What a Lactation Consultant Tells Her Friends About Breastfeeding
Disclosure: This post is sponsored by Ochsner Baton Rouge.
Tell Me How You Really Feel.
I wouldn’t be an International Board of Lactation Consultant Examiner (LBLCE) unless I believed in the power of breastfeeding as the ideal way to provide nutrition to your baby. However, I meet women every day who have decided to formula feed, or breast and formula feed.
Sometimes, it’s because a mother has had a bad experience breastfeeding a previous child. Sometimes no one in her family has breastfed, or she doesn’t think she’ll be able to provide breastmilk when she returns to work. Sometimes, she just doesn’t want to.
Regardless of the reason, all mothers have the right to decide how they will feed their babies. My job is to give you the information that will help you to succeed with your decision. Whatever your goals, concerns or questions are regarding breastfeeding, let your lactation consultant know! If we don’t know how you really feel about feeding your baby, we can help you to make the right decisions to lead you to success, whatever your goals may be.
You Will Be Tired. You Might Be Exhausted.
Imagine running a marathon and then trying to learn how to basket weave after. Nope. All you want is a hamburger and a nap. That’s what it can be like trying to learn how to breastfeed after labor and delivery.
Learning a new skill can always be challenging, and you and your baby will be learning together. This is the first thing you will ever teach your baby. Remember to be patient with yourself. Also, it is important that you allow yourself the time to be with your baby, uninterrupted by visitors, at least until after the first feeding. If you have a hard time saying no, ask your nurse to convey the message to your family.
Hand Expression is Usually the Answer.
Hand expression is exactly what it sounds like: using your hands to remove milk from your breasts. In the colostrum phase, this can be very effective, usually more effective than a pump.
Hand expression is useful if you need to provide extra calories to your baby for any reason (such as latch difficulties, babies born slightly early, babies born to diabetic mothers, babies who are large and small for their ages, etc.). Later in your breastfeeding relationship, hand expression can help to relieve engorgement, remove a clogged milk duct or soften your breasts.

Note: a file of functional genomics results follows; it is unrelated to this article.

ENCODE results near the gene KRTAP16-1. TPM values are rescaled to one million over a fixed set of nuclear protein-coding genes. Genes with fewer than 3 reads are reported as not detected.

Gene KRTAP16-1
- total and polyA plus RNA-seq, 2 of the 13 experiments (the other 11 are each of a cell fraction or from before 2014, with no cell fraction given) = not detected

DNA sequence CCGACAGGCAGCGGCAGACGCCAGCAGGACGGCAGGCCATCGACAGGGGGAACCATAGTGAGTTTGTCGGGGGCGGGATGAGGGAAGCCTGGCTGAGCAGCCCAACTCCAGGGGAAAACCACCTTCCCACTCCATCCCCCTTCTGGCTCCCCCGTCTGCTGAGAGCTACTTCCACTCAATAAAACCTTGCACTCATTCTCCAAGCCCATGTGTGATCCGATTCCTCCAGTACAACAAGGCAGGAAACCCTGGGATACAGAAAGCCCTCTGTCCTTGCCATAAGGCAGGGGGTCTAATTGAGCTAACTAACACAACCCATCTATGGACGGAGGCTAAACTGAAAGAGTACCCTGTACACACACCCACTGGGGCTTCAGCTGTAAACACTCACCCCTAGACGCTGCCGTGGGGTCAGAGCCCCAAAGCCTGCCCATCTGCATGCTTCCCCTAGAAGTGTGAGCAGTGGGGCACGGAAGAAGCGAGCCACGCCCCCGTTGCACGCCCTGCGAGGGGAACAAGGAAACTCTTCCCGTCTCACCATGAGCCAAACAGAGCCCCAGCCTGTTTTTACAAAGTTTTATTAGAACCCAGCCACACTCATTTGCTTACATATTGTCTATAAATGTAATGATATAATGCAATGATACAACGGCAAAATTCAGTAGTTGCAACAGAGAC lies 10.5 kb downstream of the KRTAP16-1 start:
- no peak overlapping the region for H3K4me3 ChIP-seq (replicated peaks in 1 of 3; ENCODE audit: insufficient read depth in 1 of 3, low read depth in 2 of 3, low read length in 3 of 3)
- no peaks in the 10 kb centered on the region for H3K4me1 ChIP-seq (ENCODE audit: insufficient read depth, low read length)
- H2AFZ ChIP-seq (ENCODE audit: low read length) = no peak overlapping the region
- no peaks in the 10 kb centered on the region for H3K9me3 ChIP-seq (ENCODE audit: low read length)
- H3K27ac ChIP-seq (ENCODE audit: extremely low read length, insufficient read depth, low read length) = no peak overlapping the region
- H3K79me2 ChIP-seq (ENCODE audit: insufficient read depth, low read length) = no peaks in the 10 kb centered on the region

Commitment and Support are Everything.
I want to tell you about two women I know very well. They were both pregnant at the same time and both asked me for advice. One told me that she had read every book about breastfeeding she could get her hands on because she wanted to feel prepared. The other told me that she wanted to learn how to breastfeed by instinct, and “I’ll just call you if I need help.” Both women successfully breastfed their babies for a year.
The two things they had in common? They were going to breastfeed, no matter what, and they knew who they could call if they had problems. That’s the secret. If there is no one in your life who can give you advice and support for breastfeeding, consider the resources offered by your hospital. At Ochsner Baton Rouge, we offer prenatal classes and prenatal consultations for free, daily lactation support in the hospital, a monthly support group for breastfeeding moms, pump rentals, a telephone warmline and consults. We can also direct you to even more resources within your community. Call 225-755-4448 for more information. You’re not alone. We can help!
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Genevieve is an International Board of Lactation Consultant Examiner (IBCLC) at Ochsner Baton Rouge. She became a NICU nurse after volunteering as a baby rocker at Ochsner in New Orleans nearly a decade ago. She graduated with an English degree from Tulane University and still spends a lot of time at the library. Genevieve and her husband Dalton live in Baton Rouge with their toddler, Patrick.